My sister challenged me to write a review for Clue. I laughed at her. Then I tried it.
Warnings for self-indulgent nostalgia.
The first movie ever based on a board game. Also the best movie based on a board game. (That’s not entirely fair since I haven’t actually seen Battleship, but to hell with it.)
Six strangers are invited to a creepy house for a dinner party. It’s all fun and blackmail and monkey brains until someone gets killed, and the guests have to find out who the murderer is before the police arrive.
1. This is less of a review and more of a semi-ordered list of squee and light snark. Okay, that sounds like all my reviews, but what I’m trying to say here is that you shouldn’t be looking at this for objectivity because you will find none here. Let’s not even pretend about that.
Now. I love Clue. I LOVE it. I have said this before, and I will probably say it again. I can’t actually remember the first time I watched this movie. It just seems to be something that’s always existed. It’s also one of the two movies that I tormented my mother with by watching over and over and over again. (Actually, I think she liked it better when I was two years old and watching Cinderella non-stop. It was my sister who detested that particular phase and tried to hide the movie from me, the fiend. Thankfully, Mek was on board a few years later when it came to obsessively watching Clue and driving our mother mad. Yay, fun times.)
As this is such a giant nostalgia movie for me, I never know if I should recommend it to people. Or, rather, I will recommend it, but I’ll usually attach the “I’ve watched this movie since I was a kid” caveat because I don’t know how an adult watching Clue for the first time would react to it, particularly with the switches in tone. I mean, I’d like to think it’s clearly a silly movie the very second Wadsworth steps in dog shit, but it does seem to start out life as a quieter comedy before it progresses into Full Out Wackiness. Clearly, I don’t consider this a bad thing, but I just can’t guess how other people will react to it.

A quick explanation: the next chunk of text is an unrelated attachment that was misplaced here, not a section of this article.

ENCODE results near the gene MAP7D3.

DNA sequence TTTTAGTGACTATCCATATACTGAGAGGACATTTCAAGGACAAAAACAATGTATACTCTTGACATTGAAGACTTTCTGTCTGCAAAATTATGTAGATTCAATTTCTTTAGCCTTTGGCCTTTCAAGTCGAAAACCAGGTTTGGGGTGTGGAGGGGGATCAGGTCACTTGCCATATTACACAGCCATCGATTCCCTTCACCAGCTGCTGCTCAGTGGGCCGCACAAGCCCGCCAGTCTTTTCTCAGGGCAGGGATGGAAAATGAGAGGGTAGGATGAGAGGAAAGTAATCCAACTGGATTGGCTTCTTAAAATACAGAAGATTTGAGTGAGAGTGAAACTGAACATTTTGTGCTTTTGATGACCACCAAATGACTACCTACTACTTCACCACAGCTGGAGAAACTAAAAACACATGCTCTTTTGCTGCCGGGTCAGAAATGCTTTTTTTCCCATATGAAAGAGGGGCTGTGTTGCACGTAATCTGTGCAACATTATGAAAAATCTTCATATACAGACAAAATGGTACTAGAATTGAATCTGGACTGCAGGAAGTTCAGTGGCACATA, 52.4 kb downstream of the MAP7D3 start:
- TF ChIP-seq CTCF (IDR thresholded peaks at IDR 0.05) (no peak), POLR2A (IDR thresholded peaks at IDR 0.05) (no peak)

2. It can’t be said enough . . . Tim Curry is amazing.
Tim Curry, in fact, is the epitome of awesome, and while I love him in a ton of movies . . . clearly . . . this is my favorite role of his to date, and I have a really hard time seeing that changing any time in the near future. He plays Wadsworth, the butler, and he’s just . . . he’s just awesome. At first, he’s fairly dry, and that’s excellent enough —
Wadsworth: “I’m merely a humble butler.”
Colonel Mustard: “What exactly do you do?”
Wadsworth: “I buttle, sir.”
— but later on, when everything gets full on zany, Wadsworth runs around the house, reenacting pretty much every scene in the film thus far to explain whodunnit, and it’s hysterical. I really like all the other actors, particularly Lesley Ann Warren, Madeline Kahn, and Eileen Brennan, but this is clearly Tim Curry’s movie. His impression of Mrs. Peacock screaming will make me smile every time I think of it.
3. While we’re on acting, though, I should mention that the role of Miss Scarlet was not originally awarded to Lesley Ann Warren. Instead, this woman was supposed to play her:
That’s right, Carrie Fisher. Princess Leia was supposed to play Miss Scarlet and would have, if she hadn’t ended up in rehab a few days before shooting. Now, I like Carrie Fisher, but it’s hard for me to picture her as Miss Scarlet because I like Lesley Ann Warren so much here. I like scheming, sexy, business-oriented women, and Warren nails that for me in Clue. Not every strong female character has to be a badass superhero in leather. I am perfectly content with funny cutthroats in pretty dresses.